After the collapse of the steel industry in the 1980s, our region worked hard to take advantage of our other strengths to diversify our economy. While manufacturing remains a solid part of our economy, industries of the future, such as healthcare, education, finance, biotechnology and robotics, have expanded and flourished. As a community, we have also taken steps to clean our air, water and land, and to promote smart growth.
Southwestern Pennsylvania has become a leader in “green” technology, sustainable development and environmental stewardship. Green economic development has been a major focus of my administration and a cornerstone of the region’s revival. Since 2004 alone, more than $8.4 billion has been invested in Allegheny County — much of that in green development.
We are a national leader in LEED-certified buildings, and we are becoming a center for green building materials and design. Working with the business community, nonprofits and educational institutions, we are making southwestern Pennsylvania a center for green entrepreneurism as well.
Using state and local dollars, Allegheny County is cleaning and developing brownfields and old industrial sites. We have thousands of acres of brownfields ready for redevelopment into business parks, which reduces development of other land. At three of these business parks, experts project the creation of 21,310 jobs and $48.7 million in annual tax revenue. Allegheny County worked hard to bring Flabeg, a German-based company that makes mirrors for the solar energy industry, to Clinton Commerce Park. Flabeg will begin operations this fall and employ 300 people by 2010.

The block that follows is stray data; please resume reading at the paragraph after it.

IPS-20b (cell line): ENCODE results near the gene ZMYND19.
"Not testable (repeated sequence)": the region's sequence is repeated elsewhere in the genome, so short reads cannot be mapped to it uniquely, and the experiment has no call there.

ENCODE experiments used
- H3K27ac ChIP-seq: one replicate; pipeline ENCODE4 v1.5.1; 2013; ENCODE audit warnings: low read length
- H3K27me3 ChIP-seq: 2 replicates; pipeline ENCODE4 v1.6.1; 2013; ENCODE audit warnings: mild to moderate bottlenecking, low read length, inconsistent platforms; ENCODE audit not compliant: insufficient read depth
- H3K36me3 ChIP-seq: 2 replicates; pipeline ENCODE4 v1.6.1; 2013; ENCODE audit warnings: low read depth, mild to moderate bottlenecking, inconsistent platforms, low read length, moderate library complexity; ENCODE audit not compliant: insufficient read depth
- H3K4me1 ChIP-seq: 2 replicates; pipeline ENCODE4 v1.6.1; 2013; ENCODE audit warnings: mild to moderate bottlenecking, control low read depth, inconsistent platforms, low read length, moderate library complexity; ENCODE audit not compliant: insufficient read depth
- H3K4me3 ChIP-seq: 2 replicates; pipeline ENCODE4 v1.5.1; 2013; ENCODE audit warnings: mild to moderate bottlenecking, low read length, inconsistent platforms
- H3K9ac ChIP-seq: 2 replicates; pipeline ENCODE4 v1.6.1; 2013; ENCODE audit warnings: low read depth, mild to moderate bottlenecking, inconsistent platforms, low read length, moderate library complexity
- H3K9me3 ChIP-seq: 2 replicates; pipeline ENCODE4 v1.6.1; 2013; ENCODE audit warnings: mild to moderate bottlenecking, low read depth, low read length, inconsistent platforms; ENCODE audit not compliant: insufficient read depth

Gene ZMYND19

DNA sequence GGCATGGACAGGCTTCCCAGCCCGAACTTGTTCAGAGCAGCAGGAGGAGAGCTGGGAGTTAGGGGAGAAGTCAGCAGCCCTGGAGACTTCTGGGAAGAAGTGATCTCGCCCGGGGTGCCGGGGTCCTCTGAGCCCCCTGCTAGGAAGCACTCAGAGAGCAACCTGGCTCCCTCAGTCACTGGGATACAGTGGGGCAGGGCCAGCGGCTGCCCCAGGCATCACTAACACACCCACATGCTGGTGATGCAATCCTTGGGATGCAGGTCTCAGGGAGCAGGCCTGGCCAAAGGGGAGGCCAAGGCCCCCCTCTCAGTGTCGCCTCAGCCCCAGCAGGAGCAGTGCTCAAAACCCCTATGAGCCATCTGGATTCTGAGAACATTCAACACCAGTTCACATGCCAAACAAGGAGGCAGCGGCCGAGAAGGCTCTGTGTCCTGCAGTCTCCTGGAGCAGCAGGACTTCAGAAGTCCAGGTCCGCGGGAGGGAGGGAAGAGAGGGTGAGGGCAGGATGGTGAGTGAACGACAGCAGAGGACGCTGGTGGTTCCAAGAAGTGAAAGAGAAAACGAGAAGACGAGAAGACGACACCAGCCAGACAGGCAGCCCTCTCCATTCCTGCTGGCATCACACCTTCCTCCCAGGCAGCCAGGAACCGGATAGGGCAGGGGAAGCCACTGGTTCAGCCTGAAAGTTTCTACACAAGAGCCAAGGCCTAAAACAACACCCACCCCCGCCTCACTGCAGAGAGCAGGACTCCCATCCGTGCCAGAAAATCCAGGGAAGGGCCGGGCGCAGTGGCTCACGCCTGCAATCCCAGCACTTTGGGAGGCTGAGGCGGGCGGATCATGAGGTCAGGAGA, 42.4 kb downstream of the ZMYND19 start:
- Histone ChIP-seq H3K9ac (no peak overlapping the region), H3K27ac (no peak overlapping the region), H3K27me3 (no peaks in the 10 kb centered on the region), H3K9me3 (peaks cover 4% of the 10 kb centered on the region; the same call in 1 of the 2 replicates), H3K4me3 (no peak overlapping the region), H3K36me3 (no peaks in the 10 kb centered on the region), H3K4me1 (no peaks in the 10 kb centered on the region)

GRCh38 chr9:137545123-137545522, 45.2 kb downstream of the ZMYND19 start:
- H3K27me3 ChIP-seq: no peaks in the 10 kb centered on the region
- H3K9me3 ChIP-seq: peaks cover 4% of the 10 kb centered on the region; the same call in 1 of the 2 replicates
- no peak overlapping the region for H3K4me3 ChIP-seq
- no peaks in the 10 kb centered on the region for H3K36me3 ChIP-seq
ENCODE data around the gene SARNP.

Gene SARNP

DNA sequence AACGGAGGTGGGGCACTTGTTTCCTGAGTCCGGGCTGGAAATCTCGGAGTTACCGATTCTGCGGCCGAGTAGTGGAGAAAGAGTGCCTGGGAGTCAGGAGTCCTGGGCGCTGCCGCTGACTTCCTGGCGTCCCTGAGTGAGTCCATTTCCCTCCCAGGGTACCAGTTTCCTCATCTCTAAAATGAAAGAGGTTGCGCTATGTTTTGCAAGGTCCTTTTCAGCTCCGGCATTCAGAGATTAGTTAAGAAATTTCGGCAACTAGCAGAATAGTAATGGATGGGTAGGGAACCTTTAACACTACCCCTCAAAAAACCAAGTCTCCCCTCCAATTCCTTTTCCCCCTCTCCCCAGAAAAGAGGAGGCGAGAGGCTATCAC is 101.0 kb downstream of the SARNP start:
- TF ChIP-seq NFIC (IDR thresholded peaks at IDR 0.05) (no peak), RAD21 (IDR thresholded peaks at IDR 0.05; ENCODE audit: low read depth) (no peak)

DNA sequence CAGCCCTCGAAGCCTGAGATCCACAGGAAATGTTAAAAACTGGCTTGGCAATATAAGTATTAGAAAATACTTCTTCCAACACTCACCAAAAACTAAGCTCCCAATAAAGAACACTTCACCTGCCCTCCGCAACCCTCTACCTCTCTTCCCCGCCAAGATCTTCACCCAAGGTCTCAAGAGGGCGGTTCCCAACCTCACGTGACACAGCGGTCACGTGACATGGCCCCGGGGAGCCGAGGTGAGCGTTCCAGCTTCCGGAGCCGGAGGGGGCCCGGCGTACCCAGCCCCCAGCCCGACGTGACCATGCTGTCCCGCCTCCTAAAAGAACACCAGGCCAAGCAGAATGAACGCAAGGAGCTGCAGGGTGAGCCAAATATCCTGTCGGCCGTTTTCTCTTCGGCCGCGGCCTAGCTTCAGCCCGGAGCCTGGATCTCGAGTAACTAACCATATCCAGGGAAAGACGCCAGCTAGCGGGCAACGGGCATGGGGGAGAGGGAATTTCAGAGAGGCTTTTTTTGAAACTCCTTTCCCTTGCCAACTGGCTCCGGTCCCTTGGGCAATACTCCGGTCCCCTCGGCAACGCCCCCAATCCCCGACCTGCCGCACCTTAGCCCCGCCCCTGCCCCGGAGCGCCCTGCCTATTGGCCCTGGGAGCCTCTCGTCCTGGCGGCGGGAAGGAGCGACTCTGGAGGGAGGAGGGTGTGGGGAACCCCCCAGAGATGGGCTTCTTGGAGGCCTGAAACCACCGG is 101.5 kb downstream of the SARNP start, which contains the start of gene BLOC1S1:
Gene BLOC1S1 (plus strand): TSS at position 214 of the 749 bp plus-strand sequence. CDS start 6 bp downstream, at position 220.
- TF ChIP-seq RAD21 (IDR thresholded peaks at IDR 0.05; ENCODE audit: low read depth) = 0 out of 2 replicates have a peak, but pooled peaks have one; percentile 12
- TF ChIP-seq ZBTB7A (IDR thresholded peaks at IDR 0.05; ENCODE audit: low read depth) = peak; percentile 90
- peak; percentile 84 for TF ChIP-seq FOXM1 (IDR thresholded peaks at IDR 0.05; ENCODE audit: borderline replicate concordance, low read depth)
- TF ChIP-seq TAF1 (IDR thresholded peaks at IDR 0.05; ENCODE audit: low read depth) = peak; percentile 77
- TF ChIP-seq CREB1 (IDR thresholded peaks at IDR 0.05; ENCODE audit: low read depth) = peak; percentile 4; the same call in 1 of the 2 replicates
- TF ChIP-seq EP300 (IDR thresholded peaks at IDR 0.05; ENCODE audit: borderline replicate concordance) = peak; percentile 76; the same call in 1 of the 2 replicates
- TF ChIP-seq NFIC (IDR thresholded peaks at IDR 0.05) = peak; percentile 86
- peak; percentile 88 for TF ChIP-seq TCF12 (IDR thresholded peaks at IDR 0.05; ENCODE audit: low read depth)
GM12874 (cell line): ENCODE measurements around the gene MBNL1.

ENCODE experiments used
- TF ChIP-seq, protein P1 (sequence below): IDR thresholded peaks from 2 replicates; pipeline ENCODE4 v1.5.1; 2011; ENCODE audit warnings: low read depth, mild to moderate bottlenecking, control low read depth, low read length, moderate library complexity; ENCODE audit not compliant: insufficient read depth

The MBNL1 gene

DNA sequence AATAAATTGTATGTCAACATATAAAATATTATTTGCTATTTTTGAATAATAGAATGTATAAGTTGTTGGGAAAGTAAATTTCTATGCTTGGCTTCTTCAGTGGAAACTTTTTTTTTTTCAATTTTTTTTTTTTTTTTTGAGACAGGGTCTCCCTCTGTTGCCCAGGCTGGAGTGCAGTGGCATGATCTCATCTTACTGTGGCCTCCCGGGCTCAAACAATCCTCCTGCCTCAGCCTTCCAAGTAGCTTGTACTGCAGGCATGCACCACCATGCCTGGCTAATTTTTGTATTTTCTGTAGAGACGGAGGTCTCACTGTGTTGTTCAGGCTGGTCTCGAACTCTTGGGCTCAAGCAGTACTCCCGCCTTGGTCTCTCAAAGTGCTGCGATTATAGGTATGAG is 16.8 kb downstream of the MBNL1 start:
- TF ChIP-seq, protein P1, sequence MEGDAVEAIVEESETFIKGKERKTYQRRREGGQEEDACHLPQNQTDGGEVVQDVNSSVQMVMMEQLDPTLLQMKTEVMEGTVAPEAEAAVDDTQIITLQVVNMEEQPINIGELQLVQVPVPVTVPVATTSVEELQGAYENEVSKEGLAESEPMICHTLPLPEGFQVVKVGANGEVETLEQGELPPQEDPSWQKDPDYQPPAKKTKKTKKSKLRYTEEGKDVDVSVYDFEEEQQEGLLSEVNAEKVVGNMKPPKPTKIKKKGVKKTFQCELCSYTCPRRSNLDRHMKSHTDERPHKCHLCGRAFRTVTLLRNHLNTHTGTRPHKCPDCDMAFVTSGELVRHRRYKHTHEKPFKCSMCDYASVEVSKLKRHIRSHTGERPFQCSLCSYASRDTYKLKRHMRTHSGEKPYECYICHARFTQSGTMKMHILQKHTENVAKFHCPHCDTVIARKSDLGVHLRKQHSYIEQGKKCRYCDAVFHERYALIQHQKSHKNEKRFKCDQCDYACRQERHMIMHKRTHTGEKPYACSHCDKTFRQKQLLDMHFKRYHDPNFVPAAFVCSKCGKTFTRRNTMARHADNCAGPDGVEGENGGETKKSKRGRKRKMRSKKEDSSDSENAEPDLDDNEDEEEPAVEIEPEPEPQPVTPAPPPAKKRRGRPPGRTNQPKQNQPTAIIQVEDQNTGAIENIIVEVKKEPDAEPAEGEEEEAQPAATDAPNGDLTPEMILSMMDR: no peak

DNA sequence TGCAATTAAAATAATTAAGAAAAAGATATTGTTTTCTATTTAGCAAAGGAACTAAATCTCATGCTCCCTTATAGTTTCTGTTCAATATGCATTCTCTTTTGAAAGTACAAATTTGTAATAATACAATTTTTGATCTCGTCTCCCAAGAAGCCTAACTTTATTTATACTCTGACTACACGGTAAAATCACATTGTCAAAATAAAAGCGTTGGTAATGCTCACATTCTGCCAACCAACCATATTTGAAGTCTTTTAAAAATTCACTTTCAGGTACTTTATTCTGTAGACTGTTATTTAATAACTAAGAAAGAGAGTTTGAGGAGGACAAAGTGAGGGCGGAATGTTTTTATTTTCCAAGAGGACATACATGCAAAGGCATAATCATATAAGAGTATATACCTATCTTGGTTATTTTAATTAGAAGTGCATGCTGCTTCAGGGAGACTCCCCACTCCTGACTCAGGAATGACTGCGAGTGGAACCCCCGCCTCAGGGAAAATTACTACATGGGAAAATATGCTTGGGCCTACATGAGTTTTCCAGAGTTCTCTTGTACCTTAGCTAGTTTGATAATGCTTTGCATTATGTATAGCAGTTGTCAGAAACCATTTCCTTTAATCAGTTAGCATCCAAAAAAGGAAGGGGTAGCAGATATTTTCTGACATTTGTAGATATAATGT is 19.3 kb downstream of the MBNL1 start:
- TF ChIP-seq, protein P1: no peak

I’ve launched Allegheny Green, a comprehensive initiative to promote sustainable practices within county government and in countywide policies and programs. Part of this initiative involves hiring a county sustainability manager and creating the Allegheny Green Action Team, a group of experts and stakeholders who are helping us to meet our green goals and objectives. With the Green Action Team, our sustainability manager is conducting a top-to-bottom analysis of government operations and identifying ways to reduce our ecological footprint, such as adopting environmentally preferable procurement policies, expanding recycling in county-owned facilities, providing sustainability training to employees, and expanding use of hybrid vehicles.
Allegheny County also adopted its first comprehensive plan, which sets recommendations, guidelines and standards for land development, conservation and economic initiatives. The county’s commitment is evident throughout the plan, especially in the sections regarding economic development, housing, parks, open space, greenways, transportation, environmental resources and energy conservation.
Among the plan’s recommendations: expanding parks and trails; promoting energy conservation; improving air quality; promoting transit-oriented development; and advancing green building and infrastructure. We are developing policies, programs and incentives to meet the plan’s goals and recommendations, and this effort will solidify our standing as one of the greenest regions in the U.S.
Our region is going through some very exciting times, and it has been a pleasure to see it evolve into a hub of technological development and sustainable living. I believe southwestern Pennsylvania stands as a model for modern sustainable growth, and I look forward to showcasing our accomplishments to the world in September.